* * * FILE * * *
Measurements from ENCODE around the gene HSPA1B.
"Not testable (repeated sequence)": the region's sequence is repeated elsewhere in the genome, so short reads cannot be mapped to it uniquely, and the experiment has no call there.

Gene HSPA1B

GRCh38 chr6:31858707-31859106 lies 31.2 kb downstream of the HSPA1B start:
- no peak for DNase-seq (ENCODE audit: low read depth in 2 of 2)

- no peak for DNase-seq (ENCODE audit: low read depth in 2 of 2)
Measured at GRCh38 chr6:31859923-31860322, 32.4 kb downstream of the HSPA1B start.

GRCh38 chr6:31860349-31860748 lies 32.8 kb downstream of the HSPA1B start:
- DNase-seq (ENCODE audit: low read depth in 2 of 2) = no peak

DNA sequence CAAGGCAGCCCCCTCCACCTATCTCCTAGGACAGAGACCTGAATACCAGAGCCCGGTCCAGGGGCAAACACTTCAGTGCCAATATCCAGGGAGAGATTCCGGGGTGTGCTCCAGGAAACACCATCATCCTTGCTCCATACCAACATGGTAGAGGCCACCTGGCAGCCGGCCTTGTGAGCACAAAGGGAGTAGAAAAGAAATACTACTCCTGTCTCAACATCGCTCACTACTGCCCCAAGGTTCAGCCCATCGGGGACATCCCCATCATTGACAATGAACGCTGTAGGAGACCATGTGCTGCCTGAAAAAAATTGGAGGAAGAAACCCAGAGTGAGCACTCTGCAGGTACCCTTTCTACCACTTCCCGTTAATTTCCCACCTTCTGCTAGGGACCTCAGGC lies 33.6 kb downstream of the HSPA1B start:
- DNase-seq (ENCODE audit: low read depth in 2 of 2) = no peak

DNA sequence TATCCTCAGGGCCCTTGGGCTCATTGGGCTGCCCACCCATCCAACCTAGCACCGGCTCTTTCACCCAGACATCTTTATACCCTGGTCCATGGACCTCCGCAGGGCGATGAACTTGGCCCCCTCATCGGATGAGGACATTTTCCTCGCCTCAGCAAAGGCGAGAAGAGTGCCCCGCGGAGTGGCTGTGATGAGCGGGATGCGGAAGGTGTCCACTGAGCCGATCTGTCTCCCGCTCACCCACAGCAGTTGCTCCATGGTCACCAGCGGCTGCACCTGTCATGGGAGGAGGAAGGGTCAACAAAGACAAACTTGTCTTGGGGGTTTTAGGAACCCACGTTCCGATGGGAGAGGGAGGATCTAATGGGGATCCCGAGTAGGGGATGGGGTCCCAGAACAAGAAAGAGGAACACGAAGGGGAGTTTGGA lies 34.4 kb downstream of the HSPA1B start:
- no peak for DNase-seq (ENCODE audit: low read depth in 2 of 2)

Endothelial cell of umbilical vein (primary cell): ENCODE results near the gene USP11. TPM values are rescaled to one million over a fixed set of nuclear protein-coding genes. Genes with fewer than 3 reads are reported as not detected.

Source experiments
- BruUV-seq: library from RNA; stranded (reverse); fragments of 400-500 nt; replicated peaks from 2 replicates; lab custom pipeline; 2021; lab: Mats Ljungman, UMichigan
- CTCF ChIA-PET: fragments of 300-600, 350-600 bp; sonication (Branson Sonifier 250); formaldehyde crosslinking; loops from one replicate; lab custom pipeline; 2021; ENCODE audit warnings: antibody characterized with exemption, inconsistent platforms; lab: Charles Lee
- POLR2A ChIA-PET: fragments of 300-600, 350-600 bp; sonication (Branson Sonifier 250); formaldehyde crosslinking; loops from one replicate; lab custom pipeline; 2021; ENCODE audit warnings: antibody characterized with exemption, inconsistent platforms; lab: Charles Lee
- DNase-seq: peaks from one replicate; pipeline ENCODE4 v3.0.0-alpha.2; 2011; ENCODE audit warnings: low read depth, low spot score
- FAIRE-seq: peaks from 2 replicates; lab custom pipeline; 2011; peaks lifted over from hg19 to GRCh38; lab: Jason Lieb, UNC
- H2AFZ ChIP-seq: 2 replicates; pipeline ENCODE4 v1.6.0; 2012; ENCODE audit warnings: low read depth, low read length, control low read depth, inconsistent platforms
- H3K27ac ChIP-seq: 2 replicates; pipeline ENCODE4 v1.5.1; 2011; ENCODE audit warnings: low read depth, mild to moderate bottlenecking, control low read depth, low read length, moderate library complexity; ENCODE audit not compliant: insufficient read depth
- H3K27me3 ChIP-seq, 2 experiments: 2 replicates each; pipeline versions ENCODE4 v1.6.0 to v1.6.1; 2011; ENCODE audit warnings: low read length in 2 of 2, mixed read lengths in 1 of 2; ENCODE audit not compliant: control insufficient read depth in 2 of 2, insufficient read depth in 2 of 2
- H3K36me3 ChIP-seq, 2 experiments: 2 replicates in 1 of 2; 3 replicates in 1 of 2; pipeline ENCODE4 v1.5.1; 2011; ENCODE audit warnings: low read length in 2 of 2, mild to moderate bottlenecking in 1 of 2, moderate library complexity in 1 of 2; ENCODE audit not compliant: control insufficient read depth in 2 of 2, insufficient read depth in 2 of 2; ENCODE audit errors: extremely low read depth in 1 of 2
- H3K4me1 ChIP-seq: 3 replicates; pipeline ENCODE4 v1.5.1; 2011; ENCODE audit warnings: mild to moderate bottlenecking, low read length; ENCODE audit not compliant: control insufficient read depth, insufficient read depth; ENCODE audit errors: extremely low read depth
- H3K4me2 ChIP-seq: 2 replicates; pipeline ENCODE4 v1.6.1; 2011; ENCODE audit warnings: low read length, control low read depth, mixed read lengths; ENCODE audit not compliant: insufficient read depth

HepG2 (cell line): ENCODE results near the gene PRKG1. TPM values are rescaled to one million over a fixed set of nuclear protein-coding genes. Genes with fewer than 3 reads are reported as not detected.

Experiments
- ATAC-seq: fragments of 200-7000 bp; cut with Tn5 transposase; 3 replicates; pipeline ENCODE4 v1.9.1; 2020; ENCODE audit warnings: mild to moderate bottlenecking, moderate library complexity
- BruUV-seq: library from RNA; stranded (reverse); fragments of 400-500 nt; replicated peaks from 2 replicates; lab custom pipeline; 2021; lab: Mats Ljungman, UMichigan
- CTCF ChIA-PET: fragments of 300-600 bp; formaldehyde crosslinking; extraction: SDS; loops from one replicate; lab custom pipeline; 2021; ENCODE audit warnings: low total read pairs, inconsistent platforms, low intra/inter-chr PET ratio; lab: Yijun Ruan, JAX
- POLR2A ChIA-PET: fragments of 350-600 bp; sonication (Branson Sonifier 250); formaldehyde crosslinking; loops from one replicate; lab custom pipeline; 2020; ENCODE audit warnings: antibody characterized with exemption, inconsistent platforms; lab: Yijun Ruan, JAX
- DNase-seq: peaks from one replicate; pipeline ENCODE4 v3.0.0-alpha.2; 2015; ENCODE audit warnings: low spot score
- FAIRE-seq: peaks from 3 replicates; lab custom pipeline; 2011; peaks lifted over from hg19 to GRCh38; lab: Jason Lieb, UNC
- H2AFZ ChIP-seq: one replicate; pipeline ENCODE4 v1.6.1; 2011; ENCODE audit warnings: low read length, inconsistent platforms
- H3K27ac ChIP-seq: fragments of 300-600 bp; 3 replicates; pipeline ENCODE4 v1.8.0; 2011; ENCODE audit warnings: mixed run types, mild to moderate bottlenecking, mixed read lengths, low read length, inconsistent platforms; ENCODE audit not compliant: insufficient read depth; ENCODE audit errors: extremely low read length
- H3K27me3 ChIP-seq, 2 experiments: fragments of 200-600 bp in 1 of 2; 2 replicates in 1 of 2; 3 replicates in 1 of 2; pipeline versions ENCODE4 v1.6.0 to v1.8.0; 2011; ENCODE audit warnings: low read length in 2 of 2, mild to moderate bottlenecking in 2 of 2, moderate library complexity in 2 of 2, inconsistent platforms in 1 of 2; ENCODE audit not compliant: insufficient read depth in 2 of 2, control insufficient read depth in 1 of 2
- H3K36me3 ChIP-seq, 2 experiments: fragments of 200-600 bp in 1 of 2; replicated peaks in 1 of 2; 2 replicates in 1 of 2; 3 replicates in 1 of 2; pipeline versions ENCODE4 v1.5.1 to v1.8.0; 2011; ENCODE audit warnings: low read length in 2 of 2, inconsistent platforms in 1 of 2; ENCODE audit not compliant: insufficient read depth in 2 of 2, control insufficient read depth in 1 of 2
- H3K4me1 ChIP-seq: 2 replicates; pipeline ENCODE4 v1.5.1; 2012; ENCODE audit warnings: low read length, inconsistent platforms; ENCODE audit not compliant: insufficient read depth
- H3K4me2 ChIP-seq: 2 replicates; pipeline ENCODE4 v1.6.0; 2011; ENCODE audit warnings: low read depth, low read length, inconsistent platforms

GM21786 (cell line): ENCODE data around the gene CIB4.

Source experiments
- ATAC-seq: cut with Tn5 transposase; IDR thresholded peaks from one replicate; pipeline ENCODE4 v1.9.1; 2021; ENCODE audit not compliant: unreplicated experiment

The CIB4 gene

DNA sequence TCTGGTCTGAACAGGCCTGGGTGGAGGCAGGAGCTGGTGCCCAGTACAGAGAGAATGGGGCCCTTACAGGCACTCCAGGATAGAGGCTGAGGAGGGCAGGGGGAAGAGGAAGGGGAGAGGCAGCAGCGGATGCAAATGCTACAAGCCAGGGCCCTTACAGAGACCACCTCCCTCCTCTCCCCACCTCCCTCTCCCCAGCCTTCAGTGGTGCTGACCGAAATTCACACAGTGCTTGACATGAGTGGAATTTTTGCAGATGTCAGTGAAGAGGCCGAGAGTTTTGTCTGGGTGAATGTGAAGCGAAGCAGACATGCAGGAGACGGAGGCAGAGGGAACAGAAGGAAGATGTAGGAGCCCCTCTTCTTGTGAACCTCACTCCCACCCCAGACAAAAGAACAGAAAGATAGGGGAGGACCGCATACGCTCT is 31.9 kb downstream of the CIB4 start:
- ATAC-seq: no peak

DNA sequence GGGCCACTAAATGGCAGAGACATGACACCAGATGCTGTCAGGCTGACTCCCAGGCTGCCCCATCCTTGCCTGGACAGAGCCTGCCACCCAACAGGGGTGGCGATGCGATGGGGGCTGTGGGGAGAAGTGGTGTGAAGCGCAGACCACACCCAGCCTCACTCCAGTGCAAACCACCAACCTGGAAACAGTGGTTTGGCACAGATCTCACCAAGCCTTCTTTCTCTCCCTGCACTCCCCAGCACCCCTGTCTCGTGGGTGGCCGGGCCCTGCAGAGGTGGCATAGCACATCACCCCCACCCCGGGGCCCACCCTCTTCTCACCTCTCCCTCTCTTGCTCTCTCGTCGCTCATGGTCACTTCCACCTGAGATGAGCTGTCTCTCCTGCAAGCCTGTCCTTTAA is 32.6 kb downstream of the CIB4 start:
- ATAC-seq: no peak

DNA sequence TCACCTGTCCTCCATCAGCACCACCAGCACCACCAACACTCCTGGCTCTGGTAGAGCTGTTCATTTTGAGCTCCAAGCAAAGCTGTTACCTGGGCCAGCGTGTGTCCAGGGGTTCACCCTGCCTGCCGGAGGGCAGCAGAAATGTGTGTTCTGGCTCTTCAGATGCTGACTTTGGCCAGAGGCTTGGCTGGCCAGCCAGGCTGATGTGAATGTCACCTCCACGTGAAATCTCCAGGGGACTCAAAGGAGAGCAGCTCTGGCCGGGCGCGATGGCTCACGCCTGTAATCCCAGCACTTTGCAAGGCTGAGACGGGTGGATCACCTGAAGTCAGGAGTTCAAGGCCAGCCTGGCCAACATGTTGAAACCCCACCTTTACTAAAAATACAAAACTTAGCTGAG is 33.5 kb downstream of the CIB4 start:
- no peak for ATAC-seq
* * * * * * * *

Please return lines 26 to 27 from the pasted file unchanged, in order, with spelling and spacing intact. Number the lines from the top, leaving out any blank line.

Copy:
- H3K4me2 ChIP-seq: 2 replicates; pipeline ENCODE4 v1.6.1; 2011; ENCODE audit warnings: low read length, control low read depth, mixed read lengths; ENCODE audit not compliant: insufficient read depth

HepG2 (cell line): ENCODE results near the gene PRKG1. TPM values are rescaled to one million over a fixed set of nuclear protein-coding genes. Genes with fewer than 3 reads are reported as not detected.